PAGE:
Friday, 20 January 2012

Woke Up This Morning

In Ann Charters’ Portable Sixties Reader there are appearances from many of the expected literary stars of the period. Everyone from Susan Sontag to Timothy Leary, Diane di Prima to Charles Bukowski and Gary Snyder to Norman Mailer. In addition there are contributions from a few singer songwriters, notably Country Joe McDonald and Bob Dylan. All too often such songwriters have been excluded from similar compilations on the grounds that they are inappropriate and somehow unliterary or, more likely, because the copyright holders of their music simply want to charge too much. Seeing Dylan in here, a man who you’d imagine certainly might want to charge given his universal fame, fills me with hope. It’s in such marked contrast, for example, to Rita Dove’s exclusions for copyright fee reasons of several greats from her Penguin Anthology of American verse.

The singer songwriter back in the sixties was the harbinger of song writing’s rehabilitation. Suddenly we wanted to listen to what music was telling us again. Leonard Cohen, Ray Davies, Phil Ochs, Fred Neil, Marc Cohn and many others became as much a part of the literary backdrop as WH Auden, Allen Ginsberg, RS Thomas and Sylvia Plath once had been. I seem to remember the Merthyr poet Mike Jenkins quoting Captain Beef heart as one of his main literary influences. That’s the kind of thing that would have had earlier generations spinning. Stuff no longer entirely in its box. Music and writing on the merge.

It’s a tradition that has stuck. We’ve a load of great contemporary examples writing out there. Have a look at the work of Mark E Smith for a start. The tradition is just as strong in Wales. Gorky’s set it flowing. Richard James, Gwyneth Glyn, Euros Childs, Gruff Rhys and others carry it on.

My early attempts to join in were singularly unsuccessful. First up I began writing blues lyrics. I’d heard Bob Dylan but not really understood what he was attempting. Things that began “Woke up this morning” seemed much easier. I typed mine up on small bits of paper and usually carried a bunch of them around with me in my inside pocket. When I made it in the mid-sixties to Bristol’s Colston Hall to hear the great American Folk Blues tour featuring Howlin Wolf, Sonny Boy Williamson and Sleepy John Estes I found myself hovering around the stage door. Willie Dixon, bass player and record producer, emerged, cigar in hand. Mr Dixon, I shouted, chancing my arm, have a look at these songs I’ve written. I shoved a few woke up this mornings and big legged mama’s into his pudgy hands. He smiled, grunted, folded the papers without looking at them into a pocket of his saggy suit, said something that sounded like thank you boy and then went back inside. I never heard from him again.

Down at the Greyhound, the scrumpy pub for down and outs and winos, on Cardiff’s Bridge Street, I was the resident singer. This was my decision, I had not been invited. Hell, in that place no one would. I sat there in the corner with bottle caps clasped to my shoes with rubber bands, a guitar on my lap, capo in place, and a harmonica harness holding a Horner Super Vamper in C and a kazoo round my neck. I played the one twelve bar thing I knew how to, mumbled a few lyrics into the space in front of me and then blew a few bits on the kazoo. The can’t play his instruments one man band. Voice so out of tune the windows rattled. What was I doing?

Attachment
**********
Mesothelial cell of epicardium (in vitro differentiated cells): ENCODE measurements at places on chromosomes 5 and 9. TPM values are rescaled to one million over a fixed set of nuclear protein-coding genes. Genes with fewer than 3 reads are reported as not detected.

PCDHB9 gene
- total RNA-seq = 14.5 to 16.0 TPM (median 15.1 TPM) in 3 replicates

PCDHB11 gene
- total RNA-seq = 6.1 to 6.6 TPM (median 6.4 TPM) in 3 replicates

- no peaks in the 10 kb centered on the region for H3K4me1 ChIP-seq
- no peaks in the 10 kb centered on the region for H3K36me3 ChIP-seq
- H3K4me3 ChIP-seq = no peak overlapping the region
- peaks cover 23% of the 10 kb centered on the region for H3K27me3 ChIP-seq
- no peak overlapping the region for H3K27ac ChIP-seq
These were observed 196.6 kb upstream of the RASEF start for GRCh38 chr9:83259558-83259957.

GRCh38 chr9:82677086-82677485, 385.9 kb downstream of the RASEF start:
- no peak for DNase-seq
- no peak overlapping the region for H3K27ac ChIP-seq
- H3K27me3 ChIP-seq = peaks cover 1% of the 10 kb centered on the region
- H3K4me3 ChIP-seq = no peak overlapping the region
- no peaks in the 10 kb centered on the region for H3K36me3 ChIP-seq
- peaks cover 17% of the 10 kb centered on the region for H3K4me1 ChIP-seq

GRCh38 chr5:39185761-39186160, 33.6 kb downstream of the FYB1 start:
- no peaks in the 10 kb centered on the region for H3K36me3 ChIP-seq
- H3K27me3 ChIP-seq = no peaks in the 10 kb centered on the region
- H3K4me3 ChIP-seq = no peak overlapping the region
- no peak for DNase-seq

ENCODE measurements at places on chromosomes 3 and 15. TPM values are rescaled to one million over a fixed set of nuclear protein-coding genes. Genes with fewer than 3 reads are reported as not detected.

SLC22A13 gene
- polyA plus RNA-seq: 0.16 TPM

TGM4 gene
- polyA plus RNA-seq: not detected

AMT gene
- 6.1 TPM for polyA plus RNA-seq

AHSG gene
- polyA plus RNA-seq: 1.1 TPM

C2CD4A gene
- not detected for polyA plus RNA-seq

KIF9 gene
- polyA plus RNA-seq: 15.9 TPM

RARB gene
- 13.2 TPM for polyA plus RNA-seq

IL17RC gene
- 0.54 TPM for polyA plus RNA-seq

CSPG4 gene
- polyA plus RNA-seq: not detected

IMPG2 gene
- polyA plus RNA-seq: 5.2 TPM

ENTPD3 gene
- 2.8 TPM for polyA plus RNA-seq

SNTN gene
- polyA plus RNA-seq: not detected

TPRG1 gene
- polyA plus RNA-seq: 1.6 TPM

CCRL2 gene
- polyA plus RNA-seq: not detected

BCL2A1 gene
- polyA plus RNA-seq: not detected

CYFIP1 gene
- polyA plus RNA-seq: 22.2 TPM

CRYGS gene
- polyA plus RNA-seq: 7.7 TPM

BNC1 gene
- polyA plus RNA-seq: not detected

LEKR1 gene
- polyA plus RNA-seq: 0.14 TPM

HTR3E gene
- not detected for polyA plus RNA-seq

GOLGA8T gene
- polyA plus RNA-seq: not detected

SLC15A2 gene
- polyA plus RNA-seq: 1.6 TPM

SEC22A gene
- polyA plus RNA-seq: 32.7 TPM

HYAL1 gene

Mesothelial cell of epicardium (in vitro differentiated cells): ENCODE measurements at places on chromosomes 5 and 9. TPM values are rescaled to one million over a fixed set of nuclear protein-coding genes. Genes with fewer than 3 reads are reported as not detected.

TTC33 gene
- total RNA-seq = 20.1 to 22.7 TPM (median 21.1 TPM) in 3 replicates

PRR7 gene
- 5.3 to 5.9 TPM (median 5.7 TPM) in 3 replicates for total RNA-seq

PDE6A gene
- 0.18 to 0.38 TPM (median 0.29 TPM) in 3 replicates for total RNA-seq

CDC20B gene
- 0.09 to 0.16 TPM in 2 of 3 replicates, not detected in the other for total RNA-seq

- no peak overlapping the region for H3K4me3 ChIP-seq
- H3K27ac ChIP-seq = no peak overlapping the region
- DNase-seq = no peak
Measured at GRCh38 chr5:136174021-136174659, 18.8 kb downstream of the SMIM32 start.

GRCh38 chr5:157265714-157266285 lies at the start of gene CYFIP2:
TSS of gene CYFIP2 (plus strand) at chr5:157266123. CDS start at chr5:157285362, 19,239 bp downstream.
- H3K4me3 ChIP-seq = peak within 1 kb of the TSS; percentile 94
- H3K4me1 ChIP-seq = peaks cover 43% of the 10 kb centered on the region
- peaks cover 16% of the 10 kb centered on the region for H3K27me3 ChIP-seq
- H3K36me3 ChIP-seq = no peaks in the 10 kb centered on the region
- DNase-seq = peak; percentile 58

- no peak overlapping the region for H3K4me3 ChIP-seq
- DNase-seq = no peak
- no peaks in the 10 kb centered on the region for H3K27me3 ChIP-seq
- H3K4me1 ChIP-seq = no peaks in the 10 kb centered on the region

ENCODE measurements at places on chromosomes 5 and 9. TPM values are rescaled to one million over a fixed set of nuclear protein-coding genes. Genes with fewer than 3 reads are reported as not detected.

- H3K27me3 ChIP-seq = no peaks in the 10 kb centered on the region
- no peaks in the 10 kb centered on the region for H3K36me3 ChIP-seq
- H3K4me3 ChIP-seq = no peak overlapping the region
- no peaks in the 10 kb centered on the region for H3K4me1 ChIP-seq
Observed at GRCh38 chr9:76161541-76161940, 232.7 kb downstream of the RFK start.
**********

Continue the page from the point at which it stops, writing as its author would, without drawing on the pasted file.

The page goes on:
I got requests. Play Nellie Deane. I don’t know it. Bloody useless you are. Can you play anything else? No. Sod off then. After a few more desultory wails on the harmonica I decided that maybe I wasn’t the new south Wales Dylan after all and left.

I’ve no idea what happened to the guitar after that but the harmonica and the kazoo are still in a box up in the loft. I found my blues lyrics file the other day, too, a book into which I’d pasted hundreds of the things. At its end is an entry which reads “No more book but I’m not stopping”. God, the things you write when you are young.


Anonymous said...

I also do feel that some of Alanis Morissette's song lyrics, notably on "Supposed Former Infatuation Junkie" album would stand up as poetry. And I would have to mention Donovan. Most song lyrics are just that, however. It is a different art, writing song lyrics and writing poetry. And spoken word poetry - veering into rap at times (Benjamin Zephaniah, etc) - is also an art form in its own right. But there is an overlap, definitely. This blog post is well worth reading, and the subject is one that interests me. - Paula Puddephatt

Anonymous said...

This cheered me up Peter. Came aross Captain Beefheart among Chris' CDs. Books-we have found have no value-even a Writers 'Library of 40 years acquisition. When books are pulped by booksellers where do writers ft in? - Sou Moules

Anonymous said...

I always found it strange that some folks can't deal with poetry unless it is song format...... - Chris Vine

Anonymous said...

You're right there, Peter. I've just read the Leonard Cohen article+interview in today's G2.
Success is survival, he says. - Nicholas Whitehead

johndavies said...

Read your blog with interest Peter. If you remember, the subject of my last book "Lyrics and Limericks" was the relationship between song lyrics and poetry.
John Davies

Anonymous said...

Couldn't agree more and the works of Tom Waits, Lou Reed, Bob Dylan et al. are indisputable, though for the works of unknown songwriters it's a very hard sell... John Morgan

'ö-Dzin Tridral said...

I was very glad to see mention of Gwyneth Glyn. We went to see her and Catrin Herbert at Acapela in Pentyrch. (Pic:

I'd like to add Meinir Gwilym, Fflur Dafydd and Elin Fflur to your list. And Bob Delyn, of course, to go alongside Bob Dylan